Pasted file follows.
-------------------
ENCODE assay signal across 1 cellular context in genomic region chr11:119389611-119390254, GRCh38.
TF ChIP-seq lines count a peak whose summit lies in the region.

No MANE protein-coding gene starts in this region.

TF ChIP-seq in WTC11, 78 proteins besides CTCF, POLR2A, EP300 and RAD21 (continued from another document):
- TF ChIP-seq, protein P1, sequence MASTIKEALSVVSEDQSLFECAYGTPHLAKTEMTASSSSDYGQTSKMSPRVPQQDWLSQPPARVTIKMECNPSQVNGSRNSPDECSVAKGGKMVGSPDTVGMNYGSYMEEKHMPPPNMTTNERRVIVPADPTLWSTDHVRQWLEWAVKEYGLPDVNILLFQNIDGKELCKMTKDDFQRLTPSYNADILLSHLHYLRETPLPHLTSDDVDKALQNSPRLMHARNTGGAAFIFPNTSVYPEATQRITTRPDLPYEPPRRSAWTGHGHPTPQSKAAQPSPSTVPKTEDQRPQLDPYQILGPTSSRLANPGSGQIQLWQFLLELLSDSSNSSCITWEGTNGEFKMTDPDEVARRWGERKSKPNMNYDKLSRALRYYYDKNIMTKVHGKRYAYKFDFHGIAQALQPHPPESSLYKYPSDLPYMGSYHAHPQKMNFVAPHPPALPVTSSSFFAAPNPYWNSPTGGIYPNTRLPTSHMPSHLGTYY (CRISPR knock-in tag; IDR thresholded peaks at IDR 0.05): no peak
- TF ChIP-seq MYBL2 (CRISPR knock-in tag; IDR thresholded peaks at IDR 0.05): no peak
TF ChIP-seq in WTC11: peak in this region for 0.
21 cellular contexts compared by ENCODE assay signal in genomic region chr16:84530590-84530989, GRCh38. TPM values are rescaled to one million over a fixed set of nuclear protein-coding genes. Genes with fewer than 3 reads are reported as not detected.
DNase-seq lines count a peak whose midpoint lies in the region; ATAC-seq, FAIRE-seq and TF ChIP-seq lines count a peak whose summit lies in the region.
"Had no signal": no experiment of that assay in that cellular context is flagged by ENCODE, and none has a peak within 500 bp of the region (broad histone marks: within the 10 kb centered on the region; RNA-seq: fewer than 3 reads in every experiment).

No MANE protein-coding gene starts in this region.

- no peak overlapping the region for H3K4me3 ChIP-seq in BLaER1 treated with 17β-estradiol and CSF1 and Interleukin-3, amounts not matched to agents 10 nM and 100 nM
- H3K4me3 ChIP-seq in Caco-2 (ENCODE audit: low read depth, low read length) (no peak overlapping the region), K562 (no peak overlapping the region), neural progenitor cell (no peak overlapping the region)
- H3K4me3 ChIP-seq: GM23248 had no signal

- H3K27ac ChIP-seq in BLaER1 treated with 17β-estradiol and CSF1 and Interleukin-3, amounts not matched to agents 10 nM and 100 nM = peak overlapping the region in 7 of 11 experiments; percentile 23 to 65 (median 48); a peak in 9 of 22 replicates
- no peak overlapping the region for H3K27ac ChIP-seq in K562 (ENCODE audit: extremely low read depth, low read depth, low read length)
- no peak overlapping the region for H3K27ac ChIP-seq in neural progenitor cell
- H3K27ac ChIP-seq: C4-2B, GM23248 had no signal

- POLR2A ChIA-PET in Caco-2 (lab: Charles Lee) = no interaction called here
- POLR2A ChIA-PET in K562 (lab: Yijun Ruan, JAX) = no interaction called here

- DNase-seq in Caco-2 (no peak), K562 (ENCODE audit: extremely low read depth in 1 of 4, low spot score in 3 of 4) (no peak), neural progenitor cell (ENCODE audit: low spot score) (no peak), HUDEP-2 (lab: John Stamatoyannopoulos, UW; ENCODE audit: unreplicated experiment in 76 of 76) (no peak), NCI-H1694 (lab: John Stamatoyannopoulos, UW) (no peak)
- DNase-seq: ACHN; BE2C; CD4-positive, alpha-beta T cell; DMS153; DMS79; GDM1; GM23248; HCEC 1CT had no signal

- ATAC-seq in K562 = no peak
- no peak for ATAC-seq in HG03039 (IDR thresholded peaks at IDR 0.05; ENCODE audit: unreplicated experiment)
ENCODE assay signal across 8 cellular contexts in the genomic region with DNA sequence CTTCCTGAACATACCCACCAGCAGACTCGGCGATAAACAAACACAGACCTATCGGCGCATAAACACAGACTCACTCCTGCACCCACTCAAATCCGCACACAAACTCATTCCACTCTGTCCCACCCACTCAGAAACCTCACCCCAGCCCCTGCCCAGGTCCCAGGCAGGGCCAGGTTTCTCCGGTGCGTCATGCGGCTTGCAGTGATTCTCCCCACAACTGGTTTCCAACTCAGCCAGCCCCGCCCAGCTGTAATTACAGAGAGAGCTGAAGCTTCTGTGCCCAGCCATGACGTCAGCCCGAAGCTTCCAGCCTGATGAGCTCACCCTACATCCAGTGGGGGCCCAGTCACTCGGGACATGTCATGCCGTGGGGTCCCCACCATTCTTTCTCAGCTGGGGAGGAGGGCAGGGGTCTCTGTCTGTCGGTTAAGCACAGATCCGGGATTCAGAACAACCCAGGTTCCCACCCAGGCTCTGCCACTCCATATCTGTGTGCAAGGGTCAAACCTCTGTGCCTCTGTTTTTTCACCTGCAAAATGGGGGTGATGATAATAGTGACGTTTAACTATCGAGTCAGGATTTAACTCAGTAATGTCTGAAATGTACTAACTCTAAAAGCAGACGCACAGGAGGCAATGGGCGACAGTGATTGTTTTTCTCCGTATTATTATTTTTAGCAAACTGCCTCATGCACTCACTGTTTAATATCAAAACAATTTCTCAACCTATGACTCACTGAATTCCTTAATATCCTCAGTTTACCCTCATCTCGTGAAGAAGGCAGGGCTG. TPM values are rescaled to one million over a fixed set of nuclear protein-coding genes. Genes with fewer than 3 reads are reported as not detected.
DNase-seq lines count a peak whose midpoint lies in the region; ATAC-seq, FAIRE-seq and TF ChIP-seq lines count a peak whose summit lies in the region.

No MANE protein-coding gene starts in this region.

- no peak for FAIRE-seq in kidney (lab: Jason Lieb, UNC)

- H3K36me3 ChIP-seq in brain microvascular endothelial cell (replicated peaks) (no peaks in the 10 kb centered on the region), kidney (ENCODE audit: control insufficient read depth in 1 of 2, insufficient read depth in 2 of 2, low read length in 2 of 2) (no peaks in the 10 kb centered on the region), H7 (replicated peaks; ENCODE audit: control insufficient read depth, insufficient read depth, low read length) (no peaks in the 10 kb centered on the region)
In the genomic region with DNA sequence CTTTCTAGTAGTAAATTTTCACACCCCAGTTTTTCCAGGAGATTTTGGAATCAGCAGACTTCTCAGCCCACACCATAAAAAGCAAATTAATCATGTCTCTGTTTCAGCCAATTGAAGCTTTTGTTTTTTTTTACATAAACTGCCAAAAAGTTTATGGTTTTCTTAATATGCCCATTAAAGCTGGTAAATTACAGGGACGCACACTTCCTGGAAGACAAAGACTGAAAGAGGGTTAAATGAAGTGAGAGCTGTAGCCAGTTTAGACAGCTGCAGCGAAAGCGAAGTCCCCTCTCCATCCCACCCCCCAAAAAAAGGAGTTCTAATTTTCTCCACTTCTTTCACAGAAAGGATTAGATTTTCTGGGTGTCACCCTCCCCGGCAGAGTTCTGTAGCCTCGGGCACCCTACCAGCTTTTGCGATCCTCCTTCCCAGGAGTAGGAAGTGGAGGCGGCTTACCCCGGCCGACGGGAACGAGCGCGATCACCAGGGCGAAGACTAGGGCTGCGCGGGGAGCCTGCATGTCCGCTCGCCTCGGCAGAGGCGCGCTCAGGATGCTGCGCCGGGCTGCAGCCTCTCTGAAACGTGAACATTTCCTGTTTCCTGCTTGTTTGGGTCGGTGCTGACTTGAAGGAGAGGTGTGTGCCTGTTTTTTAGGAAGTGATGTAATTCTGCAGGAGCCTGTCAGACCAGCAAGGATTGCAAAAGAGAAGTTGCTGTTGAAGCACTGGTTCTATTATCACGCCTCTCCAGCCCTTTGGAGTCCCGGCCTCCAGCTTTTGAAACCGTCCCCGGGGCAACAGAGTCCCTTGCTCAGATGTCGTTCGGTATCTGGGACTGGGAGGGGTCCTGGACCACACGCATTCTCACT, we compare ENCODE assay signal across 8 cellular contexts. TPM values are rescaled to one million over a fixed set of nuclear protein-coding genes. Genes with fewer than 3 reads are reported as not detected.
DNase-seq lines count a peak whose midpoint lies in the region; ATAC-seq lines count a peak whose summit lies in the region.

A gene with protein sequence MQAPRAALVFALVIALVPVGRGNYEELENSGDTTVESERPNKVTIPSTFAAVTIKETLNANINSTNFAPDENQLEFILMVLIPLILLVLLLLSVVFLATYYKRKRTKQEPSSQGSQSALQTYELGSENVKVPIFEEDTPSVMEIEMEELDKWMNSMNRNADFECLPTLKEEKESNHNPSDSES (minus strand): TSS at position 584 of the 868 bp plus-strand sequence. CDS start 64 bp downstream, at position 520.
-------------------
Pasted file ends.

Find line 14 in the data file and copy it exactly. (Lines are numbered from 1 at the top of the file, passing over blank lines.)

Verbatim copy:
- H3K4me3 ChIP-seq: GM23248 had no signal